Take risks, even when you don’t feel “ready”. I never felt “ready” for any of the roles I took on, but I had confidence in my ability to learn quickly and work with the people around me to help fill in my gaps along the way. I never had a pre-planned career path, and instead I sought opportunities that would give me the chance to learn and develop in a new way and had the potential to open more doors. I have not made these moves without considerable and careful thought, however, my mantra has always been if I can live with the worst-case scenario then I should take the risk. For example, I left my job as a marine biologist to help start a stock broking company — without ever having invested in a stock in my life and having no prior business experience. I ended up trading stocks, being a compliance officer, accountant and secretary of the board all at the same time and realized my passion for this type of work and led me to go back and do an MBA.
As a part of our series about strong women leaders, I had the pleasure of interviewing Teri Loxam.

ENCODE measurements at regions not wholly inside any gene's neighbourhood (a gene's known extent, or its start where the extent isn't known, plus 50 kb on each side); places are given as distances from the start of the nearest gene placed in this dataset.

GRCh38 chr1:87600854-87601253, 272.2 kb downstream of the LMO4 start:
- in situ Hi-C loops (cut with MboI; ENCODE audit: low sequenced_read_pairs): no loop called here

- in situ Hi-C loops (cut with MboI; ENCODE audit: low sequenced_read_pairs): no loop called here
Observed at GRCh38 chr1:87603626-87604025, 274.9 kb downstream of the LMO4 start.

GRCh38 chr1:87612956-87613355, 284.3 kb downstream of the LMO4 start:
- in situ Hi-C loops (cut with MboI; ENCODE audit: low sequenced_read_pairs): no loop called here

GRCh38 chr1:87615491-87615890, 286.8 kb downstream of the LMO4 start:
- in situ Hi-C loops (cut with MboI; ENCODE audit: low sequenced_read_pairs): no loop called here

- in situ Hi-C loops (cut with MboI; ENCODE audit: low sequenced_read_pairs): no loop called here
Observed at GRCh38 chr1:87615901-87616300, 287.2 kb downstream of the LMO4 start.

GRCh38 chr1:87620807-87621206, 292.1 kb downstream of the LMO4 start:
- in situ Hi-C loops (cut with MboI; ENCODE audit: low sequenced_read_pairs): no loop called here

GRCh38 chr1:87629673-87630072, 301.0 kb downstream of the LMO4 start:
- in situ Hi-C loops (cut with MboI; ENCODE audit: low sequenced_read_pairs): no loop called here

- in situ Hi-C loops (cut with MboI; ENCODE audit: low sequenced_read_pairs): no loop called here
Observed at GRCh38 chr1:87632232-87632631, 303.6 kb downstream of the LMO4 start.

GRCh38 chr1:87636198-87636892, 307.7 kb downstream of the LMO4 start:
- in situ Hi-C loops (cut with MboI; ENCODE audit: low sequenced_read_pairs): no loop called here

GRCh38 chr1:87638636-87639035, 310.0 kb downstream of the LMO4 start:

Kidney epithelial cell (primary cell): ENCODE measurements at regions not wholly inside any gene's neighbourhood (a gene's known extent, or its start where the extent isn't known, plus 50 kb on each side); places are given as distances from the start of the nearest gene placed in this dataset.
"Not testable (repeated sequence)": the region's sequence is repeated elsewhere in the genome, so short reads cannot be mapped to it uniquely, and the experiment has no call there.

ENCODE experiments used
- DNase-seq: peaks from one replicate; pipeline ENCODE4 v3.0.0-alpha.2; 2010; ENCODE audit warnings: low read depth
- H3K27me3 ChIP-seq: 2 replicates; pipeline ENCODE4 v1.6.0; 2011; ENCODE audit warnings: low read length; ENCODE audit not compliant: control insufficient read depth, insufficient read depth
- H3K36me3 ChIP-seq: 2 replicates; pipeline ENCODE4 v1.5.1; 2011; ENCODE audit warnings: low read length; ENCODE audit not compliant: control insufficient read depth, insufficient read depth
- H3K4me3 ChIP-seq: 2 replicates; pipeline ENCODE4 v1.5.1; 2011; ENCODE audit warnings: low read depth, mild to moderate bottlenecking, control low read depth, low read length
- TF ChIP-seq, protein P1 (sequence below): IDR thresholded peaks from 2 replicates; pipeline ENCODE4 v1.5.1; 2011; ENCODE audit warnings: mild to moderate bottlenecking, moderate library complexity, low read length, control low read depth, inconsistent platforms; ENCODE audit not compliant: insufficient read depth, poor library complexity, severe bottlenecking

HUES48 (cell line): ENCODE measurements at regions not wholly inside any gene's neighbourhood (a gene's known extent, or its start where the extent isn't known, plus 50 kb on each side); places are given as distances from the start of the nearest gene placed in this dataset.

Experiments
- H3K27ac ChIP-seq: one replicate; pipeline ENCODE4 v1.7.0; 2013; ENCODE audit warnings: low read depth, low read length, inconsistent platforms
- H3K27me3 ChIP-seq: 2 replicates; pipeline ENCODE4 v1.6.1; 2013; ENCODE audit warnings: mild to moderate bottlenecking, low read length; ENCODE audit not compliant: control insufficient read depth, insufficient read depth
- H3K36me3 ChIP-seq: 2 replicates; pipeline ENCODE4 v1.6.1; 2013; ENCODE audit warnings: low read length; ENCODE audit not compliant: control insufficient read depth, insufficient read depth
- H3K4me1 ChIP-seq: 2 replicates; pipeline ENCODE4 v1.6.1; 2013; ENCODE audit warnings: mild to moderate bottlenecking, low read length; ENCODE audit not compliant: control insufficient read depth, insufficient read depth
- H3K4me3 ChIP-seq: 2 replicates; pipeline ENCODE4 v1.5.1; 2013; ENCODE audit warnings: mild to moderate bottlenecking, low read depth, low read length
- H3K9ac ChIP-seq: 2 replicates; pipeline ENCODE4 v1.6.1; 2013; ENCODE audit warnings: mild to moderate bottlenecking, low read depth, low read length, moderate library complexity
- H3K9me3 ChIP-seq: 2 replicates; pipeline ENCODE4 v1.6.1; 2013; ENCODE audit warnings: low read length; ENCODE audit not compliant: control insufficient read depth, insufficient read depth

Teri is the current Chief Financial Officer of SQZ Biotech, a clinical stage biotechnology company developing cell therapies with the potential to impact patients across a wide range of diseases. She is a strategic leader with over 20 years of experience spanning Investor Relations, Strategy, Finance and Communications. She has previously held leadership positions at various companies, including SVP at Merck, Executive Director of Investor Relations at Bristol-Myers Squib, and VP at IMAX where she helped the company execute an IPO of their China business on the Hong Kong exchange.
Thank you so much for doing this with us! Before we dig in, our readers would like to get to know you a bit more. Can you tell us a bit about your “backstory”? What led you to this particular career path?